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Does the UK government still have an offshore wind strategy?

Long-term financing costs have surged with the rise in interest rates in the past 12 months.

Posted on September 11, 2023

The developers weren’t bluffing about the rising cost of building offshore windfarms. They had warned for months that they wouldn’t pitch to build turbines in the North Sea on the terms the government was offering, and they did what they said they would do. No bids were received in this year’s auction for new projects. The auction was a flop.

There are two big questions here. First: how did the government, which maintains it is committed to hitting its target of 50GW of offshore capacity by 2030 (more than treble today’s level), seemingly fail to see this coming? Second: what is the plan now?

On the first score, there can be no excuses. Companies always have a lobbying interest in screaming about cost pressures, but the difference this time was that the line rang true. Long-term financing costs have obviously surged with the rise in interest rates in the past 12 months, and supply chain inflation is everywhere from steel to transport. Setting a maximum price in auction of £44 per MW hour – virtually the same as last year – always looked vulnerable to finding no takers.

The writing was on wall when the Swedish developer Vattenfall halted work on a big project off the coast of Norfolk that was a winner in last year’s auction. The company reckoned it was cheaper to take a financial hit of £415m, covering the work it had done so far on the Norfolk Boreas development, than carry on. Companies do not take such decisions on a whim.

Grant Shapps, the energy security secretary until last week, reacted to the looming crunch by fiddling around the edges. He refused to budge on the £44 maximum but added to the pot of money available to write contracts at that price. From offshore developers’ point of view, they were just being offered more of what they did not want. The tweak was never going to alter the economics.

A more generous interpretation is that ministers consciously played hardball and accepted the risk of a failed auction in the hope that prices settle down in time for next year’s event. That, at least, would have a superficial logic. Yet the practical problem is that any imagined “saving” will probably be consumed by the need to catch up to try to save the 50GW target. The developers’ negotiating hand has just improved for the next auction. Therein lies the sense of managing the expansion of windfarms at a steady pace.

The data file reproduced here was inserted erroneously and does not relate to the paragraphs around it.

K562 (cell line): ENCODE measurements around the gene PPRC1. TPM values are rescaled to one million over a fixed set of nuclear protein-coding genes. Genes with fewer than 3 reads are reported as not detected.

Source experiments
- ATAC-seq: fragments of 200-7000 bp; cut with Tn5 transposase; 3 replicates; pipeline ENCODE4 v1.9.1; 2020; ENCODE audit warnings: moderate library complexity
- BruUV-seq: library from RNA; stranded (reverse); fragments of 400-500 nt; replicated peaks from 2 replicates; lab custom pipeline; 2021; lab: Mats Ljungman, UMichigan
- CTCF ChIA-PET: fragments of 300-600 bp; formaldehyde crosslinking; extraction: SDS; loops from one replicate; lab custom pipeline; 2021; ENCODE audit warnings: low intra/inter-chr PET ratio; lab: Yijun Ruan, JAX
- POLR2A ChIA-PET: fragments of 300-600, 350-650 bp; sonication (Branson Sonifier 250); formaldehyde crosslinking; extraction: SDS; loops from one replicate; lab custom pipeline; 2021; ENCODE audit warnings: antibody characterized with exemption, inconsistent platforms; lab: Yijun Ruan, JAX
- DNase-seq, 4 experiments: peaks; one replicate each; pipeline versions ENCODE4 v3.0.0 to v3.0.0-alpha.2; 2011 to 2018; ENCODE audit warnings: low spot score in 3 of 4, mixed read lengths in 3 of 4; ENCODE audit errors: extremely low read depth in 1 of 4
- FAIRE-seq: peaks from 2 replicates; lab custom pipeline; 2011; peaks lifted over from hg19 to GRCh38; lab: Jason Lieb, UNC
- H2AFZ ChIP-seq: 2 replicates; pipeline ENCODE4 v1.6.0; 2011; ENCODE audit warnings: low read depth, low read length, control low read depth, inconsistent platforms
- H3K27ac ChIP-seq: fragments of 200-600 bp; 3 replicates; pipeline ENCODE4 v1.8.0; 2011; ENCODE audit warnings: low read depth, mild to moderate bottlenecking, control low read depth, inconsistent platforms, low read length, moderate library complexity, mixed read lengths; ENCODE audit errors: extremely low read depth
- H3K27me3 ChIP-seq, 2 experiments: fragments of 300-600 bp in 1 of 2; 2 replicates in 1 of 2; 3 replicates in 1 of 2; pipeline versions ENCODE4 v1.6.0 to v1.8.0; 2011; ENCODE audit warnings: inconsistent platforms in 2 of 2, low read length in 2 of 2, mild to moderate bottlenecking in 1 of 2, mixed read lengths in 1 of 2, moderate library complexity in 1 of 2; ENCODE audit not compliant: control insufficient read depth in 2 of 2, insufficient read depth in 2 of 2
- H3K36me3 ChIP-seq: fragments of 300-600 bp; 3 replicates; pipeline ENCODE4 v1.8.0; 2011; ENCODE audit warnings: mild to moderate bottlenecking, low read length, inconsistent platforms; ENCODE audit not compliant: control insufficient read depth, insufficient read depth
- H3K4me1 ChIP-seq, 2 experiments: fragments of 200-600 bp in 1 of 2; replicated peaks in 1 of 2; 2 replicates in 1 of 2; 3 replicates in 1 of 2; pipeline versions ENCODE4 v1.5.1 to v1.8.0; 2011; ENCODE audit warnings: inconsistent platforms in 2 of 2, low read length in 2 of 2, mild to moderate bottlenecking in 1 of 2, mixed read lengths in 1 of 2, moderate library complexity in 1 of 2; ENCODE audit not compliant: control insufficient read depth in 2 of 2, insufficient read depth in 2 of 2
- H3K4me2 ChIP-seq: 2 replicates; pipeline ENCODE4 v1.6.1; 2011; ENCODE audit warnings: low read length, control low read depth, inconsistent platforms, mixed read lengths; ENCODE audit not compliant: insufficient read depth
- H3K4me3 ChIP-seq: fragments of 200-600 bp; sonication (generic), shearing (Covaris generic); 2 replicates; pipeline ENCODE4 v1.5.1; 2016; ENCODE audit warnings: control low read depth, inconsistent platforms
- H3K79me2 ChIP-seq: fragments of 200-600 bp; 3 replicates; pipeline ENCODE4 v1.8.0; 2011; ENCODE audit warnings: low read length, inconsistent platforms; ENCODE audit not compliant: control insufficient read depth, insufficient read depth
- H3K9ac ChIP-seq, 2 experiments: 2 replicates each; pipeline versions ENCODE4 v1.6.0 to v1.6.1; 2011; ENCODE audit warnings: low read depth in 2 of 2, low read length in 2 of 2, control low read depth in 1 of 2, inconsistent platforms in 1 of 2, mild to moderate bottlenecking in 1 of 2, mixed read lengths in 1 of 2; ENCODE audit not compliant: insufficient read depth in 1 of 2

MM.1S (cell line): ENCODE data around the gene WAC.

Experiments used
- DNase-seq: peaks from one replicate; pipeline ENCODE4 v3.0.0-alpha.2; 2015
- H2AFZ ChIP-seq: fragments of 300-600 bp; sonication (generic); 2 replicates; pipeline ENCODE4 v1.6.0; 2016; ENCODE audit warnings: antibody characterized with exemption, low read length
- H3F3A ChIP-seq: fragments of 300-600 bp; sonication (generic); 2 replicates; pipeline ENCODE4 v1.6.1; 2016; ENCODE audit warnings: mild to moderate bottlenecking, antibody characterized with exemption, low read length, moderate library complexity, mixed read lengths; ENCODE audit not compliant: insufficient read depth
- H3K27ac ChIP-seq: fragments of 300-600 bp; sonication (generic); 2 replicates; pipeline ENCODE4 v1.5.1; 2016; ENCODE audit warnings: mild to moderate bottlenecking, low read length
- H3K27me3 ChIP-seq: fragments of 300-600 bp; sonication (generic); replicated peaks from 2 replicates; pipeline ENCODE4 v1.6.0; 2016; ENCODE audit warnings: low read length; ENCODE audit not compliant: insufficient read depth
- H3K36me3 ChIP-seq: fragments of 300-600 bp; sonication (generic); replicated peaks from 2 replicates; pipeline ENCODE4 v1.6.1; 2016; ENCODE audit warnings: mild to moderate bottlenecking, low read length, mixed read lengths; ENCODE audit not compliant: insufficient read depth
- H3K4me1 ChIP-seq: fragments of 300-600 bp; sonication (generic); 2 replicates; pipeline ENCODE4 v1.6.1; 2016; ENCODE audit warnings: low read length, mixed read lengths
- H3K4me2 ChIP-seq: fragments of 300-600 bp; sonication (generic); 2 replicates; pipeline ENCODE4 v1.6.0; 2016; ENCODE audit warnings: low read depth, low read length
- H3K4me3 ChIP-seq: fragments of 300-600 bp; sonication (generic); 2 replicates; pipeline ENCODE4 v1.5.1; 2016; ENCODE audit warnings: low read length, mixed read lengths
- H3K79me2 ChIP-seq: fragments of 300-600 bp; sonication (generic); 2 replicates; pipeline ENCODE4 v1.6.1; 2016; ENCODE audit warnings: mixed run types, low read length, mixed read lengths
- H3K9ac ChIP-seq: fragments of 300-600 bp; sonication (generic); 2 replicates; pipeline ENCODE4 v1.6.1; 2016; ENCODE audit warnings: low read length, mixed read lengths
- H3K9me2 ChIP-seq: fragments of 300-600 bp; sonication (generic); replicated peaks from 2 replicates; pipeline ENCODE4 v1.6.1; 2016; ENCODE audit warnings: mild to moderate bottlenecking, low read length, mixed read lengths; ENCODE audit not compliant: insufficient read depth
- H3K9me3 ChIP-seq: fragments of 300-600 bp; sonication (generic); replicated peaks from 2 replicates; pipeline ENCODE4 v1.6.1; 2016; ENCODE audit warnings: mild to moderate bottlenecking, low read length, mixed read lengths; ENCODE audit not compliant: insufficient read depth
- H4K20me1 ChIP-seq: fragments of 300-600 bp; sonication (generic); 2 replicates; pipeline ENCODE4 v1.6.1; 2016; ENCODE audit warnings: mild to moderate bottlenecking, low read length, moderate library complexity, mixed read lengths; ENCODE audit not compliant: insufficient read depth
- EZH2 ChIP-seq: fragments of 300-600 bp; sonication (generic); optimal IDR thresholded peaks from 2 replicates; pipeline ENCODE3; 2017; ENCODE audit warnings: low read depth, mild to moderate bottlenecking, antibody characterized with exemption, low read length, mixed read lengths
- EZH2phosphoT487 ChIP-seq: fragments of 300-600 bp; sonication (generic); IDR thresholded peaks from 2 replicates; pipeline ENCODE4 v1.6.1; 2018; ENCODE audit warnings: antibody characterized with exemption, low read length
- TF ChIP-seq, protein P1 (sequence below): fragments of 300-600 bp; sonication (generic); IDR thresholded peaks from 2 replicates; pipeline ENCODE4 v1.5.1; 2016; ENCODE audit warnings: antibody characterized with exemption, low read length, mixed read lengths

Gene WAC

The future approach is now the issue. Yes, after several rounds of “record low” auctions over the past decade, it is a shock to discover that offshore wind prices can rise as well as fall – there will be an effect on consumer bills. But sticking with gas is hardly an appealing alternative, whatever net zero sceptics may say about hidden costs of remodelling the electricity grid to cope with more intermittent supplies. Even allowing for such system costs, offshore wind still looks more competitive than gas on current 15-year projections, which is the life of these price contracts.

Nor do onshore wind or solar, despite the expansion of these technologies within this auction round, offer an alternative to offshore’s big turbines. A balanced renewables strategy means doing the lot, but offshore has always been intended to be the workhorse.

The energy consultancy Aurora calculates that, to meet the goal of 50GW by 2030, the government would have to procure 10GW offshore capacity in the next two auction rounds given the time it takes to build a large offshore windfarm. That’s a tall order.

The chief executive of one big developer said: “Stopping and waiting for 12 months is not easy. You’ve got £400m of capital in the balance on one of these big projects and you’re trying to go back through the supply chain and renegotiate contracts and shift delivery slots.” It was doable, he said, but another flop really would bring the offshore show to a halt.

The government says it will work with industry to retain the sector’s leadership. That is an ambition, as opposed to firm policymaking. The first step – bad news for all of us – is to accept that the economic breezes have shifted and that offshore wind, while still cheaper than the alternatives, is not as cheap as it was. That uncomfortable fact of life, as ministers should have accepted, was obvious months ago.


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